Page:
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Un-Brave (ette)

Updated: Mar 24, 2019

What is it about the car wash that freaks kids out so much? I find the idea of something cleaning on my behalf entirely relaxing. Check that...I find it down-right alluring. Each of my children loathe the car wash from the ages of 0-6. Following is the conversation between my two littles as we entered the car wash a couple days ago. Both were in my lap (don't judge).


Teentz: "Do you want to be Brave like mom when you get bigger?"

Abe(age 4):"Yeah." {sniffle, sniffle, tear}

Teentz (age 7):"If you want to be Brave when you're big, you need to be Brave now. You've gotta practice. Here. Hold my hand."


Did my fierce, red-headed, force of nature daughter know how Un-Brave I felt just earlier that morning? Did she know I had fallen in a heap after my workout and cried all my feelings into oblivion? I wasn't sad, angry, worried, happy, or even disappointed. I wasn't weak, sick or discontent. I was feeling the opposite of Brave...whatever that feeling is. Honestly, after 2 days of thinking about it, I still don't have a name for that feeling. (Ideas, Tribe?) I wasn't Brave enough to cry or let my self be seen. I wasn't Brave enough to throw myself over a bar at the gym or move faster even though I know I can. I wasn't Brave enough to say words, out-loud, that need to be said. Un-Brave. Not weak. I was feeling Un-Brave.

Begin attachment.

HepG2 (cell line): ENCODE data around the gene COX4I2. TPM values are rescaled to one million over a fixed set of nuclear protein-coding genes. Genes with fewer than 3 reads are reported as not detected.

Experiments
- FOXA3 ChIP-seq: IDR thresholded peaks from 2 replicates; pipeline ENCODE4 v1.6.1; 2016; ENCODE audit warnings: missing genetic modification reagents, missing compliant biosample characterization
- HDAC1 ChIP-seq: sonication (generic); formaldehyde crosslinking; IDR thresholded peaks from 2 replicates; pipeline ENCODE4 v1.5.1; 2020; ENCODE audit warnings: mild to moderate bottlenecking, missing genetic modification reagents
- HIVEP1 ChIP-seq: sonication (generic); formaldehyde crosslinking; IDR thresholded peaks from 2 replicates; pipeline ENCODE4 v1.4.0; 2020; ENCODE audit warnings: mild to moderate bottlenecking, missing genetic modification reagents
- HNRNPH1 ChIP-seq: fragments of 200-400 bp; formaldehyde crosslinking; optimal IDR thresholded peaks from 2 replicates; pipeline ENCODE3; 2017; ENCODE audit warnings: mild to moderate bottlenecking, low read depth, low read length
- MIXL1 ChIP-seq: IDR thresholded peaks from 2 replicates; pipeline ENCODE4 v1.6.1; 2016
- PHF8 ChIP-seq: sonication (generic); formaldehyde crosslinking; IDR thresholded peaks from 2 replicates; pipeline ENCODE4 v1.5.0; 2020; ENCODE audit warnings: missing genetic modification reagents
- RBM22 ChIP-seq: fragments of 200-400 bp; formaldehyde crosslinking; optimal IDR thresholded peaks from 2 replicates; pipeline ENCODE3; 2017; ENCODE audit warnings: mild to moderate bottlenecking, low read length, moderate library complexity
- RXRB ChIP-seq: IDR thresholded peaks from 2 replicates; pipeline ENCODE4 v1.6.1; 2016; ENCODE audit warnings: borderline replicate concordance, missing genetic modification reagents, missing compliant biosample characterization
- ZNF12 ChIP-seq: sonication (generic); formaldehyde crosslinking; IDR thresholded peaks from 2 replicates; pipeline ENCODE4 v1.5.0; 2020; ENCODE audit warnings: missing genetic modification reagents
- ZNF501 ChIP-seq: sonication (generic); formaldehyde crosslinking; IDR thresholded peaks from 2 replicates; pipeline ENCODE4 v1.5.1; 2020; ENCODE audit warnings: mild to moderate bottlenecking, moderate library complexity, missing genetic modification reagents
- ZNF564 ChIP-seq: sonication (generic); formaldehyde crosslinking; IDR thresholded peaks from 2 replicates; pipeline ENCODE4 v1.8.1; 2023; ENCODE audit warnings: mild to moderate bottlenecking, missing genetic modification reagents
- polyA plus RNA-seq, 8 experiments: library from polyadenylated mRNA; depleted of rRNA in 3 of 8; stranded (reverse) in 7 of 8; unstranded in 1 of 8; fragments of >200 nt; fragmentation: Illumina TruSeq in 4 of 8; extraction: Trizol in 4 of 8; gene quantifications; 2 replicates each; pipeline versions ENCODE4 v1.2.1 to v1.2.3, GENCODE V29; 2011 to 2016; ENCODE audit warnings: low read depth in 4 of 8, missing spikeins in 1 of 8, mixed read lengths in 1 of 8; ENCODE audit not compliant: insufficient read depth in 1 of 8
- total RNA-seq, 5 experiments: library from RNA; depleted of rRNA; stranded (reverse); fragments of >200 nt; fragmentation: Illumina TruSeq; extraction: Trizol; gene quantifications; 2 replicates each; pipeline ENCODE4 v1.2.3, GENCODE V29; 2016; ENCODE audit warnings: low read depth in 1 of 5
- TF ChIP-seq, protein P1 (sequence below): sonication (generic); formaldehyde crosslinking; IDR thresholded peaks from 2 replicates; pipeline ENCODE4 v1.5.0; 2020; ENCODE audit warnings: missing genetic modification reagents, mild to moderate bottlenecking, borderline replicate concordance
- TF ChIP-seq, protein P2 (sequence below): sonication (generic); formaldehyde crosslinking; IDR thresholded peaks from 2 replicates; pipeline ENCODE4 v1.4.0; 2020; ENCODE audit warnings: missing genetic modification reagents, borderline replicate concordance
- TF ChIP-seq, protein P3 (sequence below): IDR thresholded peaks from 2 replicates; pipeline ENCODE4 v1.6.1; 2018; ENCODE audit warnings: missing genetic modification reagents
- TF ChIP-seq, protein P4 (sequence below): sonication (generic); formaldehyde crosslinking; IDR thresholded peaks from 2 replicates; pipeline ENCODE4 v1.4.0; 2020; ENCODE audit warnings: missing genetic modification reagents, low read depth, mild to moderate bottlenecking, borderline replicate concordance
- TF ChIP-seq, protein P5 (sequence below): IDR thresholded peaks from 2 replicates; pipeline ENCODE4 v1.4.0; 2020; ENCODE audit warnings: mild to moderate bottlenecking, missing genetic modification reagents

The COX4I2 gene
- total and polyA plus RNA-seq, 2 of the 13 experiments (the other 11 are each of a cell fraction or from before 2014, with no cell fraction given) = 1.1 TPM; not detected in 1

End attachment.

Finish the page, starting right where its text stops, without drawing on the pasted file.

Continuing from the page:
It wouldn't be the first time that my in-tune kiddo clued into emotions and ideas, both eternal and true, eons before her mother. No one saw that moment at the gym (Praise Be). It was between me, God, and Bon Jovi playing on the radio. I cried then squatted. Cried then snatched the dang barbell. Cried then lunged. Then smiled a bit. Then drove home and cried some more.


For someone who isn't a crier, I have spent a good deal of 2019 in tears.


Like an itch at the back of her heart, did Teentz have any inkling of how very Un-Brave her mama felt that day?


Probably not.


Me: "You think I'm Brave, Teentz?"

Teentz: "Yep. Brave and strong." She pinched my bicep and showed me my hand armor (calluses).

Me: "Somedays. Not all the days."

Teentz: "That's ok. You wanna hold my hand too?"


My daughter thinks I have courage and strength. It's easy to believe the horrible things about ourselves. It's harder to believe in the good someone else noticed in us. It's easy to put on a fake front. It's painful to show up vulnerable.


So today I practiced being Brave in a car wash along with my 4 year old. I practiced being Brave at the gym, when I went back to have the barbell teach me another lesson in humility and patience. I practiced being Brave when I chose words carefully to communicate with my people. I am willing to practice Bravery until the real-deal shows up. Partly because I really do want to be Brave one day. Mostly because Teentz thinks I already am.


Maybe that's the power of someone else believing in me until I can believe in me.


It sufficeth to say that the car wash was uneventful and much-needed.


"A hero is no braver than an ordinary man, but he is brave five minutes longer." - Ralph Waldo Emerson




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